At the time of the filing of the Complaint and in the past, the Domain Name was connected to a website containing sponsored links. Accordingly, the Respondent is using the Domain Name to intentionally attempt to attract for commercial gain, Internet users to the websites, by creating a likelihood of confusion with the Complainant's mark as to the source, sponsorship, affiliation or endorsement of its website.
Whether or not the Respondent has influenced what links should be included on the sites is irrelevant for the finding of bad faith in this case. It is also without relevance whether or not the Respondent is actually getting revenue from this page himself. The Complainant makes reference to Villeroy & Boch AG v. Mario Pingerna, WIPO Case No. D2007-1912, in which the panel found that the fact that the Respondent did not receive any money from the website connected to the disputed domain name, did not exclude, per se, the existence of bad faith.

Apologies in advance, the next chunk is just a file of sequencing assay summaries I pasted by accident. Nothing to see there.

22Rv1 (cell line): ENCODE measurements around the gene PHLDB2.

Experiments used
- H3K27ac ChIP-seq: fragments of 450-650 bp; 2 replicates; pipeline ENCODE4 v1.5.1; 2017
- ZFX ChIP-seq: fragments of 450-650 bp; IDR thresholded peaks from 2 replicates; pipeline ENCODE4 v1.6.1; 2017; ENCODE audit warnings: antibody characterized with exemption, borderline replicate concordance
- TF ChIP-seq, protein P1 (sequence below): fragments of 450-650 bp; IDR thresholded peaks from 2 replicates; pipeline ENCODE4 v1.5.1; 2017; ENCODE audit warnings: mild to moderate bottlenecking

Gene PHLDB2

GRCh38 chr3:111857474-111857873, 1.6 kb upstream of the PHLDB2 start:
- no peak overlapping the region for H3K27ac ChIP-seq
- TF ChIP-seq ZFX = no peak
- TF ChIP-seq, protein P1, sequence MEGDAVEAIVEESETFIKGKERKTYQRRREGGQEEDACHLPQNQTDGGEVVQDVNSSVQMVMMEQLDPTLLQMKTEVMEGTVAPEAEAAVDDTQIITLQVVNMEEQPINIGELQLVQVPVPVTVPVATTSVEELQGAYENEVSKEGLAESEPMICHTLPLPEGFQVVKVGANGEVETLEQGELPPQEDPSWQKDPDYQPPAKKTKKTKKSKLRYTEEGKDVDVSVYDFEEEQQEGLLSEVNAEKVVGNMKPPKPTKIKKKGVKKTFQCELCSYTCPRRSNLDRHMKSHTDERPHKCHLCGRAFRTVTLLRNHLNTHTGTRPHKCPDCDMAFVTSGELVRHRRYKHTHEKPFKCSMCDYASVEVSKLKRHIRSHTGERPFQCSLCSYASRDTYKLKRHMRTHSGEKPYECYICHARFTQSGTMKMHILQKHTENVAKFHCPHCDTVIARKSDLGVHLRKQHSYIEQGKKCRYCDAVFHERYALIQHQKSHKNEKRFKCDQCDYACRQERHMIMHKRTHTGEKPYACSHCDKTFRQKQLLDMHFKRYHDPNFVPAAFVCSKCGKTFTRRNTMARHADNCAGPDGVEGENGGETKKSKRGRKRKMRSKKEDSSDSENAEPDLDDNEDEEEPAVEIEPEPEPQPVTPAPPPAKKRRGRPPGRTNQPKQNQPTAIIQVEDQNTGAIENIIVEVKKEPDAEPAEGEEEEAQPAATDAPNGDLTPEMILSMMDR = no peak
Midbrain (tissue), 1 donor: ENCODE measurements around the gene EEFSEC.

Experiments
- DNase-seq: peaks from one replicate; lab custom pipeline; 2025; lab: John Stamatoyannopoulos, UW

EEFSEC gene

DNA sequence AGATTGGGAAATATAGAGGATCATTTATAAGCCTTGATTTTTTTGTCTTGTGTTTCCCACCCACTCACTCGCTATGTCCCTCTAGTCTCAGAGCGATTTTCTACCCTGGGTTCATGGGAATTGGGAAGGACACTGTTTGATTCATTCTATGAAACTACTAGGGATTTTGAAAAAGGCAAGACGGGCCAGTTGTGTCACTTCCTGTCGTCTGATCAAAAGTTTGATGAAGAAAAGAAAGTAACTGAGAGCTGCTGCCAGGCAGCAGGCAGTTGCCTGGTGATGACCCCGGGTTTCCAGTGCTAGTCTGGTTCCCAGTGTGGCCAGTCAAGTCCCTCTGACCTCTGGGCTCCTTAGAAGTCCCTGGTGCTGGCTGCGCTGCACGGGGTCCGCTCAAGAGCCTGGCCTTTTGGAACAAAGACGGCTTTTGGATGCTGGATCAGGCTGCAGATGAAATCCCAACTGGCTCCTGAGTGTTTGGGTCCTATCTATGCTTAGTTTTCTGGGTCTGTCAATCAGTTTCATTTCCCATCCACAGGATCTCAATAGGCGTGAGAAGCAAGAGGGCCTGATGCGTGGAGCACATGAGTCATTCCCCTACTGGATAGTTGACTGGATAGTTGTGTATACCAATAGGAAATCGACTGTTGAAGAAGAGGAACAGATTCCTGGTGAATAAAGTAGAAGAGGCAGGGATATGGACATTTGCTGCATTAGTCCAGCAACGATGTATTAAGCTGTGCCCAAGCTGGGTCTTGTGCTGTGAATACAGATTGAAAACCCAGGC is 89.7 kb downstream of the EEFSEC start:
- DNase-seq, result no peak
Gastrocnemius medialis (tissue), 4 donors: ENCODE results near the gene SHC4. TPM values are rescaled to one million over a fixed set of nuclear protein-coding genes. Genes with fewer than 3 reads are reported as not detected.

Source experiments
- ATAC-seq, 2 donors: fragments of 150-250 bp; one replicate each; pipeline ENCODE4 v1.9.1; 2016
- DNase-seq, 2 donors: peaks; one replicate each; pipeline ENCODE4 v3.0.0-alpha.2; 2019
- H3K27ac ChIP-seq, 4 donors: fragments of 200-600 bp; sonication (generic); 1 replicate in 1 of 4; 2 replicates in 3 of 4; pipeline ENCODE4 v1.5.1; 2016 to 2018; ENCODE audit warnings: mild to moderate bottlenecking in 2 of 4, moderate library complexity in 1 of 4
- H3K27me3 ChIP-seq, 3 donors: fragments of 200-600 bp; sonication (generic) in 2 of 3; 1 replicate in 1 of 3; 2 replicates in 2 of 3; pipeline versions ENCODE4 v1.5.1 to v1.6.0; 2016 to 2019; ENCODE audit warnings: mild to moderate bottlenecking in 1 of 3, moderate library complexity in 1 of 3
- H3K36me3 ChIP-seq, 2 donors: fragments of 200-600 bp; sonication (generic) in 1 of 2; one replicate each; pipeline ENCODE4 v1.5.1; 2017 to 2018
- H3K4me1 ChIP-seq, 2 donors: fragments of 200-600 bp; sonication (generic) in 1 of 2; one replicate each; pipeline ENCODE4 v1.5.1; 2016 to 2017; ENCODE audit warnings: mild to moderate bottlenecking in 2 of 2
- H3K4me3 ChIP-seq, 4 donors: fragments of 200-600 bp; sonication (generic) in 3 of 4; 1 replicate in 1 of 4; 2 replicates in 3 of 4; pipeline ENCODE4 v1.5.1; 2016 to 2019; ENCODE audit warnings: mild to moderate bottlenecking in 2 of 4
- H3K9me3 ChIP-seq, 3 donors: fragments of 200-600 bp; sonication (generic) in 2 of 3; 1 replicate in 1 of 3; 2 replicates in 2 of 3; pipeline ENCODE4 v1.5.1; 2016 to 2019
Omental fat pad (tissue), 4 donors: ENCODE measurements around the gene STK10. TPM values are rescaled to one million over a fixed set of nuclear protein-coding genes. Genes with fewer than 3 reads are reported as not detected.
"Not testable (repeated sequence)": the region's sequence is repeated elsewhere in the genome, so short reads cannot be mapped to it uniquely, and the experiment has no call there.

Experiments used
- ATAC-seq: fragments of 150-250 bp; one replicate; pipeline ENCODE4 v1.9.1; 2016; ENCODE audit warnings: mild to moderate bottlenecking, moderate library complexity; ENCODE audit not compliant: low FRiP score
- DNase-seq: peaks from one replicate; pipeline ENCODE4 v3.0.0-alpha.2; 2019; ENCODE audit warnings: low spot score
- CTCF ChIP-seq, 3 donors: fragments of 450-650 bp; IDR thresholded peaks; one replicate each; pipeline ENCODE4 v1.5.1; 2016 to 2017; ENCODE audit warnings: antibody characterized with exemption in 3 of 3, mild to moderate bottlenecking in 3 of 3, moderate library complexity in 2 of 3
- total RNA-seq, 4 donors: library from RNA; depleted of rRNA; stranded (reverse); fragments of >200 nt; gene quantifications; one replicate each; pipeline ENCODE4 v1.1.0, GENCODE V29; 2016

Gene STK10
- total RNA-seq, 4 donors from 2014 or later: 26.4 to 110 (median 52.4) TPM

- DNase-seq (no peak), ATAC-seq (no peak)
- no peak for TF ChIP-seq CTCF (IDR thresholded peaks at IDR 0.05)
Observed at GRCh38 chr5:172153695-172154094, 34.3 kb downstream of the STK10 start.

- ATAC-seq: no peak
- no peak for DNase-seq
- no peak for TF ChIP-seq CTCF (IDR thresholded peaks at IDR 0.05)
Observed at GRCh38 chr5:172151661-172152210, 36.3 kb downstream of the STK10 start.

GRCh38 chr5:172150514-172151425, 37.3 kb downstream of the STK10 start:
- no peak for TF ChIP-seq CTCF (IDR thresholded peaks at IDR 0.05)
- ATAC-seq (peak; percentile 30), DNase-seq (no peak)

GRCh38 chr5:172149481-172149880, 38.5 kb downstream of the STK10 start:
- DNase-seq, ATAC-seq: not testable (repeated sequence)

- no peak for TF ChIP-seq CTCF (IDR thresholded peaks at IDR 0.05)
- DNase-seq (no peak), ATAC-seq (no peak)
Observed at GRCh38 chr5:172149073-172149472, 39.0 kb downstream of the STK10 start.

(4) Remedies requested
For all the aforementioned reasons the Complainant requested that the Domain Name be transferred to the Complainant.
The Respondent did not reply to the Complainant's contentions.
Paragraph 4(a) of the Policy directs that the Complainant must prove each of the following:
(i) that the Domain Name registered by the Respondent is identical or confusingly similar to a trademark or service mark in which the Complainant has rights; and
(ii) that the Respondent has no rights or legitimate interests in respect of the disputed domain names; and
(iii) that the Domain Name has been registered and is being used in bad faith.
The Complainant enclosed, as Annex 4 to the Complaint, a list of its LEGO trademarks worldwide. The Panel notes that not all trademarks mentioned in Annex 4 appear to be in the Complainant's name. Most of them are in the name of different entities, such as Kirkbi A/S, Lego Juris A/S, Lego GmbH, etc. As such, Panel has not taken these marks into consideration for the purpose of this case.
Moreover, among the trademarks appearing in the Complainant's name, a certain number of them show a renewal date that already passed. As nothing is mentioned regarding their renewal, the Panel cannot know whether these trademarks are still valid or not. Therefore, the Panel has not take these trademarks into consideration.
The remaining trademarks appear to be in the Complainant's name and their expiry date is far to come. Therefore, the Panel will examine the issue of confusing similarity in relation to these trademarks.
The Domain Name consists of the prefix “lego” and the suffix “saurusrex”.